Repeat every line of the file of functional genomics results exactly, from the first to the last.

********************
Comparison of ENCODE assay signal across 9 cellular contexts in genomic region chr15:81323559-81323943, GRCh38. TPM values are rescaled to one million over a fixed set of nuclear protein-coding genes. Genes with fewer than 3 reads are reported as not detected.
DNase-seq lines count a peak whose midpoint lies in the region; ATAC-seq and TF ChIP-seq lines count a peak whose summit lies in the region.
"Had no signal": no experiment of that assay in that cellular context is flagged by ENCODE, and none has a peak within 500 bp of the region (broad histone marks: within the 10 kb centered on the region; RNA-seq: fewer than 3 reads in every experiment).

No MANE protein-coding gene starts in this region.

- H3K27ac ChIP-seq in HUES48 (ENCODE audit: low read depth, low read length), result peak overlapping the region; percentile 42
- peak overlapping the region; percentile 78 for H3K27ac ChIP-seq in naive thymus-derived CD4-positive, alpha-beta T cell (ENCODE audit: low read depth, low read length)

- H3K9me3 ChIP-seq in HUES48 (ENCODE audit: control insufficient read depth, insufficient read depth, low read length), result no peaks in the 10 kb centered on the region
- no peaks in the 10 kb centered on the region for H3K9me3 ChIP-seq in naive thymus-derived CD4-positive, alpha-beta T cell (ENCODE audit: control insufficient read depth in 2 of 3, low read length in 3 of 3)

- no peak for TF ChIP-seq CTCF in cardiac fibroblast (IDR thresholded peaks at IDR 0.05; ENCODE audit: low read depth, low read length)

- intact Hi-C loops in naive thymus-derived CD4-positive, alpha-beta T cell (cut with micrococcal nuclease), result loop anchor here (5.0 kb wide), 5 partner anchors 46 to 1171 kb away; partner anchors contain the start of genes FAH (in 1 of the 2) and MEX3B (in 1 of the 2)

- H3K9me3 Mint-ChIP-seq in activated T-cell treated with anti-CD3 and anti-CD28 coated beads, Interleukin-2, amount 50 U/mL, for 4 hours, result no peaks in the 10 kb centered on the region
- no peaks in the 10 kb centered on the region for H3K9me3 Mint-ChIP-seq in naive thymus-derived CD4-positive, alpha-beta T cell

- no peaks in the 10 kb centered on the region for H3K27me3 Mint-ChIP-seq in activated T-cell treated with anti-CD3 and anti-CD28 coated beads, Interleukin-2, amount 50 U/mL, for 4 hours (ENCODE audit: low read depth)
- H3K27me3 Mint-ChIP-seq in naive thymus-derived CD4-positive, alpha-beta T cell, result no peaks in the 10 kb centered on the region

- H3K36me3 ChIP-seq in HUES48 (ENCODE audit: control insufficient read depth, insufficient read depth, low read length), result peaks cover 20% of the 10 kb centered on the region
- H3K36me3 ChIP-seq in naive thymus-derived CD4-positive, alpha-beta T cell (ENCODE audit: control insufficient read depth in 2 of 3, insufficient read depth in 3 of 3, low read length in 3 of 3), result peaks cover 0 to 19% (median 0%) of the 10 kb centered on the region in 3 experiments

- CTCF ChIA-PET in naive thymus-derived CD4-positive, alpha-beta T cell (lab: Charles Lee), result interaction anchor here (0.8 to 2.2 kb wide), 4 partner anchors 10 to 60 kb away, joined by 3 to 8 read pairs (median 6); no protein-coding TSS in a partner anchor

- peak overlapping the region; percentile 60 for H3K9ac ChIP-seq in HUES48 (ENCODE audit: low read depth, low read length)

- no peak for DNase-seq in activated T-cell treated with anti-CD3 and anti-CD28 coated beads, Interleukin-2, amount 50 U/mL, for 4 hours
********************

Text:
Comparison of ENCODE assay signal across 9 cellular contexts in genomic region chr15:81323559-81323943, GRCh38. TPM values are rescaled to one million over a fixed set of nuclear protein-coding genes. Genes with fewer than 3 reads are reported as not detected.
DNase-seq lines count a peak whose midpoint lies in the region; ATAC-seq and TF ChIP-seq lines count a peak whose summit lies in the region.
"Had no signal": no experiment of that assay in that cellular context is flagged by ENCODE, and none has a peak within 500 bp of the region (broad histone marks: within the 10 kb centered on the region; RNA-seq: fewer than 3 reads in every experiment).

No MANE protein-coding gene starts in this region.

- H3K27ac ChIP-seq in HUES48 (ENCODE audit: low read depth, low read length), result peak overlapping the region; percentile 42
- peak overlapping the region; percentile 78 for H3K27ac ChIP-seq in naive thymus-derived CD4-positive, alpha-beta T cell (ENCODE audit: low read depth, low read length)

- H3K9me3 ChIP-seq in HUES48 (ENCODE audit: control insufficient read depth, insufficient read depth, low read length), result no peaks in the 10 kb centered on the region
- no peaks in the 10 kb centered on the region for H3K9me3 ChIP-seq in naive thymus-derived CD4-positive, alpha-beta T cell (ENCODE audit: control insufficient read depth in 2 of 3, low read length in 3 of 3)

- no peak for TF ChIP-seq CTCF in cardiac fibroblast (IDR thresholded peaks at IDR 0.05; ENCODE audit: low read depth, low read length)

- intact Hi-C loops in naive thymus-derived CD4-positive, alpha-beta T cell (cut with micrococcal nuclease), result loop anchor here (5.0 kb wide), 5 partner anchors 46 to 1171 kb away; partner anchors contain the start of genes FAH (in 1 of the 2) and MEX3B (in 1 of the 2)

- H3K9me3 Mint-ChIP-seq in activated T-cell treated with anti-CD3 and anti-CD28 coated beads, Interleukin-2, amount 50 U/mL, for 4 hours, result no peaks in the 10 kb centered on the region
- no peaks in the 10 kb centered on the region for H3K9me3 Mint-ChIP-seq in naive thymus-derived CD4-positive, alpha-beta T cell

- no peaks in the 10 kb centered on the region for H3K27me3 Mint-ChIP-seq in activated T-cell treated with anti-CD3 and anti-CD28 coated beads, Interleukin-2, amount 50 U/mL, for 4 hours (ENCODE audit: low read depth)
- H3K27me3 Mint-ChIP-seq in naive thymus-derived CD4-positive, alpha-beta T cell, result no peaks in the 10 kb centered on the region

- H3K36me3 ChIP-seq in HUES48 (ENCODE audit: control insufficient read depth, insufficient read depth, low read length), result peaks cover 20% of the 10 kb centered on the region
- H3K36me3 ChIP-seq in naive thymus-derived CD4-positive, alpha-beta T cell (ENCODE audit: control insufficient read depth in 2 of 3, insufficient read depth in 3 of 3, low read length in 3 of 3), result peaks cover 0 to 19% (median 0%) of the 10 kb centered on the region in 3 experiments

- CTCF ChIA-PET in naive thymus-derived CD4-positive, alpha-beta T cell (lab: Charles Lee), result interaction anchor here (0.8 to 2.2 kb wide), 4 partner anchors 10 to 60 kb away, joined by 3 to 8 read pairs (median 6); no protein-coding TSS in a partner anchor

- peak overlapping the region; percentile 60 for H3K9ac ChIP-seq in HUES48 (ENCODE audit: low read depth, low read length)

- no peak for DNase-seq in activated T-cell treated with anti-CD3 and anti-CD28 coated beads, Interleukin-2, amount 50 U/mL, for 4 hours